In 2018, the Packers drafted an absurd nine players with a RAS of 8 or higher:

  • Jaire Alexander (9.54)
  • Josh Jackson (9.27)
  • Oren Burks (9.73)
  • J’Mon Moore (8.43)
  • Marquez Valdes-Scantling (9.27)
  • Equanimeous St. Brown (9.84)
  • James Looney (9.75)
  • Hunter Bradley (9.02)
  • Kendall Donnerson (9.89)

In a lot of ways, this class is already on life support. Donnerson is out of the league and Moore is nearly there. James Looney has switched positions. Hunter Bradley is a long snapper.

Even among the players still actually on the Packers, the overall take from this class isn’t great. Jaire Alexander is the obvious exception, and an injury deprived us of a year of Equanimeous St. Brown, but it gets grim after that. Josh Jackson and Oren Burks can’t find the field, while Marquez Valdes-Scantling did a capable imitation of Spider-Man in “Avengers: Infinity War” last season, slowly disintegrating and blowing away into the breeze as his playing time dwindled to nothing.

2019 offers much the same outlook. In his second draft, Gutekunst took another seven players with a RAS of 8 or higher:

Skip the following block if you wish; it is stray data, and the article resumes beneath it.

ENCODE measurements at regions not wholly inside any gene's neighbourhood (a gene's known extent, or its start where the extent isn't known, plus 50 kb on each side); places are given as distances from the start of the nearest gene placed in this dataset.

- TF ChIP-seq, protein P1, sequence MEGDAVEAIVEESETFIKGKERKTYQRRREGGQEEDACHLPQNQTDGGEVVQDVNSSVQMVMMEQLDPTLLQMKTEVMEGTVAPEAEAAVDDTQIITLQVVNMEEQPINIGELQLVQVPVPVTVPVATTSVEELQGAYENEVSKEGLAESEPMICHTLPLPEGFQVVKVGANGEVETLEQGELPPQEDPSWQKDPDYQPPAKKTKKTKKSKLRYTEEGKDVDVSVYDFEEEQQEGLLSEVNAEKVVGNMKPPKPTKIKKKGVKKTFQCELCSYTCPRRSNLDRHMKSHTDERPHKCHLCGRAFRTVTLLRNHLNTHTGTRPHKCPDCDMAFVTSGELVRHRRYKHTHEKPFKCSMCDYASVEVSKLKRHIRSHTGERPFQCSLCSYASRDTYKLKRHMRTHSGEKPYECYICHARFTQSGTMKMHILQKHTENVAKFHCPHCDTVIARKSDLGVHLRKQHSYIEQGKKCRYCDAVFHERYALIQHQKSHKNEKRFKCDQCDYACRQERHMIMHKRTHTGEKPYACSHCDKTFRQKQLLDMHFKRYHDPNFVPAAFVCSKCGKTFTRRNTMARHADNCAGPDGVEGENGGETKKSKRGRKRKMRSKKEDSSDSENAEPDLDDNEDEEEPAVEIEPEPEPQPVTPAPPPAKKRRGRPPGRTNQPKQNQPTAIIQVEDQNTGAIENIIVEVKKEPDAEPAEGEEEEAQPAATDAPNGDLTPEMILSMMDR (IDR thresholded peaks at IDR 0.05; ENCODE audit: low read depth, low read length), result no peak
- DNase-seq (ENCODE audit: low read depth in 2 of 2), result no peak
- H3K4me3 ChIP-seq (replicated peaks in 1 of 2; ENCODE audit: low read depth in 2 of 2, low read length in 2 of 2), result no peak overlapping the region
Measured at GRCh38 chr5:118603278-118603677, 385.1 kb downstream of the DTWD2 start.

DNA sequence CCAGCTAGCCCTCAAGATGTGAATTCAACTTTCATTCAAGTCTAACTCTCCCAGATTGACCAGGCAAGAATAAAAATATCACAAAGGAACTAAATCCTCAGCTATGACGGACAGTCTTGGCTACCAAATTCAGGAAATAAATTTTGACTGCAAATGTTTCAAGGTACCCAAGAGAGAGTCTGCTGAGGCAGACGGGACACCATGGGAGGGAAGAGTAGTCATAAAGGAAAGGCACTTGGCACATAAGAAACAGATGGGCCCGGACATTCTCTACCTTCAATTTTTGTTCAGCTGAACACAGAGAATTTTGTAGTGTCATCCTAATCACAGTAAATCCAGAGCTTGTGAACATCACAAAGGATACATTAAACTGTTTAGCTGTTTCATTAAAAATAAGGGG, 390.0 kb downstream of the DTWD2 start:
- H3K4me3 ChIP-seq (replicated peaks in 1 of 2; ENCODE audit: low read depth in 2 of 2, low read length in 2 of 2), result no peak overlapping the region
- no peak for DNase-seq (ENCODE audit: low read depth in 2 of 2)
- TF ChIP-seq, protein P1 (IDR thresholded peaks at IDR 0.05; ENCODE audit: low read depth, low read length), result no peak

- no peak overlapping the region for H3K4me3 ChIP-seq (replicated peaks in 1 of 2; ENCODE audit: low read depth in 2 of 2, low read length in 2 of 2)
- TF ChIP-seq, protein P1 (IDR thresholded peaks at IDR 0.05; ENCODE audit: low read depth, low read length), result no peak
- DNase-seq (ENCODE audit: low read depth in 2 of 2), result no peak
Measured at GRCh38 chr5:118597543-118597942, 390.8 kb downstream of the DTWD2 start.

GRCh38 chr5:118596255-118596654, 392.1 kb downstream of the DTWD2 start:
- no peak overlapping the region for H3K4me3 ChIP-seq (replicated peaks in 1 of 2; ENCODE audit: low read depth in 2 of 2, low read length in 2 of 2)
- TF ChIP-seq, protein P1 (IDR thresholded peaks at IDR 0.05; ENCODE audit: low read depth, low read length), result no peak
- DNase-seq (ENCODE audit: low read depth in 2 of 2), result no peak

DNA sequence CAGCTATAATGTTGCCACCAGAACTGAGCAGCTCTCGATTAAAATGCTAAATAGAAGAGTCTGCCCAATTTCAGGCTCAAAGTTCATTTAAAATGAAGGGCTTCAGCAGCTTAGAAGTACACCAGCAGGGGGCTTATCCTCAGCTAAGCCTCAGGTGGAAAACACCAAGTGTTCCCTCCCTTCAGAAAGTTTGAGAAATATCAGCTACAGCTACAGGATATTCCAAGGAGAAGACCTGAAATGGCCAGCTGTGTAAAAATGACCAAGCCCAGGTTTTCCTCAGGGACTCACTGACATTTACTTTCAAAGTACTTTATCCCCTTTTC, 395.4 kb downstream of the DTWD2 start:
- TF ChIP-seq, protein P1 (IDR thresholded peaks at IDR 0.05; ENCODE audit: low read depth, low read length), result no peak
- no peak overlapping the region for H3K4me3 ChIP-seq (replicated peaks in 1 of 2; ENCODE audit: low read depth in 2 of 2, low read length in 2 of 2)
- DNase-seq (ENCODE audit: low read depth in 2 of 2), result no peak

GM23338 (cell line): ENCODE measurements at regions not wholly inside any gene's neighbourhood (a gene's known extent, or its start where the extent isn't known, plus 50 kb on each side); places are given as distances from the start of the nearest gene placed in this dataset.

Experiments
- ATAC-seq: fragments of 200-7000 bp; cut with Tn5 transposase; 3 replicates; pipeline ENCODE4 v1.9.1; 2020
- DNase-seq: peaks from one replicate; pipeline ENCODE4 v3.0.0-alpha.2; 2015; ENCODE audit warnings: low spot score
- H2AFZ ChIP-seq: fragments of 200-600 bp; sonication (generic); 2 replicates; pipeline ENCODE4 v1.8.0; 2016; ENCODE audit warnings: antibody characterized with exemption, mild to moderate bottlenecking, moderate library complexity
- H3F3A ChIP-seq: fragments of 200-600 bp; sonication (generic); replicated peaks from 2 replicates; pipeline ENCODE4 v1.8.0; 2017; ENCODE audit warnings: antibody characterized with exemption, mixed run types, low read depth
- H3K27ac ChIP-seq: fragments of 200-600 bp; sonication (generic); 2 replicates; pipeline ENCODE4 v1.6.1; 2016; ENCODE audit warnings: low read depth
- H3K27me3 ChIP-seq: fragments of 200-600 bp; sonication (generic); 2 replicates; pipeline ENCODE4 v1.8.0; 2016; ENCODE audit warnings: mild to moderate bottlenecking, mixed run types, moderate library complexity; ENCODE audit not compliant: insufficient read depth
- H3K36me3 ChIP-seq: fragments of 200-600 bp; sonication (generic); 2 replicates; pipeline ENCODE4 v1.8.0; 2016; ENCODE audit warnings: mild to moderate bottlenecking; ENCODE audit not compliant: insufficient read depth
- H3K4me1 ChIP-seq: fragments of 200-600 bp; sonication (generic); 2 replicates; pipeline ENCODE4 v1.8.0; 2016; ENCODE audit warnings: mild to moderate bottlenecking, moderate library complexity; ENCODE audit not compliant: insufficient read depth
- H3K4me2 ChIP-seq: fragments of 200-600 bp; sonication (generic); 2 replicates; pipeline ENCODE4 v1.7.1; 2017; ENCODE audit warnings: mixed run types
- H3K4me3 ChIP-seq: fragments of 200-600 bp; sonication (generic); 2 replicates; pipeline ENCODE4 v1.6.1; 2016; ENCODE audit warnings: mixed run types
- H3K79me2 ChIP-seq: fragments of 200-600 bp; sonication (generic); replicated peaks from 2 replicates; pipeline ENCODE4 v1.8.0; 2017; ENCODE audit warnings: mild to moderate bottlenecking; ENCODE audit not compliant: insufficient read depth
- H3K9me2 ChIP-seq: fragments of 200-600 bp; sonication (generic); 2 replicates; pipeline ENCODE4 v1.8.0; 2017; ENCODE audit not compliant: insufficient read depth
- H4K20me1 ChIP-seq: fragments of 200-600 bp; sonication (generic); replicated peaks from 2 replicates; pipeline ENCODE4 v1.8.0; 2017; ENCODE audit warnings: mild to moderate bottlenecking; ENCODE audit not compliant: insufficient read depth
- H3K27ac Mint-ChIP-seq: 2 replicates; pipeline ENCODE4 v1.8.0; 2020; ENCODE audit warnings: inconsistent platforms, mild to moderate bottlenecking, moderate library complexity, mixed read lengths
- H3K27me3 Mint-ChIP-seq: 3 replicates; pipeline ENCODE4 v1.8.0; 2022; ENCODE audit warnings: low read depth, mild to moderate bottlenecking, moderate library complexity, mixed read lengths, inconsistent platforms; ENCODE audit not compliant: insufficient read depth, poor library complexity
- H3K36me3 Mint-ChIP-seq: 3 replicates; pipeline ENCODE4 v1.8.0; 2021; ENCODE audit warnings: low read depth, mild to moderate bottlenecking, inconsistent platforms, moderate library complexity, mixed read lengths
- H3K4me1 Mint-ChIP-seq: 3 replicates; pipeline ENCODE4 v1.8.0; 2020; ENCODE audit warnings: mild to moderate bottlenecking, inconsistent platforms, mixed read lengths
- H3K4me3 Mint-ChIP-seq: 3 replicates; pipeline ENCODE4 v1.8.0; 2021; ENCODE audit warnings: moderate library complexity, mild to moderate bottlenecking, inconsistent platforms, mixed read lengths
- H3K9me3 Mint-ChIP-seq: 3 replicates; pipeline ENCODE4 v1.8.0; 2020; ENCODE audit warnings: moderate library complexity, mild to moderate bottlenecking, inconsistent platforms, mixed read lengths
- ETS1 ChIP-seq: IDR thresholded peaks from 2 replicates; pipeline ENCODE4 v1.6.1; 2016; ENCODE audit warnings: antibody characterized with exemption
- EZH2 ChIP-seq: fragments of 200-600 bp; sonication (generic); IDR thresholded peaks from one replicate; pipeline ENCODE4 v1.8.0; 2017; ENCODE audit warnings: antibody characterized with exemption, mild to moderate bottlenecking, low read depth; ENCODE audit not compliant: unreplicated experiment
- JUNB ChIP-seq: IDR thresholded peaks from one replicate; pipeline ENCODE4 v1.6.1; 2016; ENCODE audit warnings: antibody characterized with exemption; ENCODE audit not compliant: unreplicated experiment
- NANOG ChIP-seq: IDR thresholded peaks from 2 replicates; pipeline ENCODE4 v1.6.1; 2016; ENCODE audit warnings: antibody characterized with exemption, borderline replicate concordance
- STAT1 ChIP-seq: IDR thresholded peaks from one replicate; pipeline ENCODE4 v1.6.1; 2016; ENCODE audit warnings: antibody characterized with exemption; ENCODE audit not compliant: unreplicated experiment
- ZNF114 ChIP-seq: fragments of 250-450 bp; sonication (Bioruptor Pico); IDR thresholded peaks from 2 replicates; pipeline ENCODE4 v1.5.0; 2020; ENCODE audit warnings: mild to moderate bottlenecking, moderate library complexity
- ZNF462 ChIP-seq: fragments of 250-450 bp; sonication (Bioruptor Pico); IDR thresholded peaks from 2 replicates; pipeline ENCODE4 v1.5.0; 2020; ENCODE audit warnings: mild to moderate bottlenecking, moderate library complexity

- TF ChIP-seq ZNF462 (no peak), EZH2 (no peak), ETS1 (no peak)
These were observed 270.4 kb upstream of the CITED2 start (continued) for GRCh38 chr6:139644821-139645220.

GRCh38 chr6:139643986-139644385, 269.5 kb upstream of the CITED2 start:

• Rashan Gary (9.95)
  • Darnell Savage (8.35)
  • Elgton Jenkins (9.34)
  • Kingsley Keke (8.02)
  • Ka’dar Hollman (9.23)
  • Dexter Williams (8.17)
  • Ty Summers (9.71)

Elgton Jenkins looks like a stud and Darnell Savage is the best safety prospect the Packers have had in a long time, but beyond that, this class is pretty dicey, too.

Rashan Gary was last year’s man of mystery. Unable to turn his prodigious athletic gifts into playing time, he found his way to the field for fewer snaps than Kyler Fackrell. Despite his positional versatility, Kingsley Keke was little more than a deep rotational piece, and he has a lot of depth chart climbing to do to be more than that in 2020.

Ka’Dar Hollman and Ty Summers, meanwhile, were limited almost exclusively to special teams, and Dexter Williams hardly made it that far, finding himself inactive for all but four regular season games last year.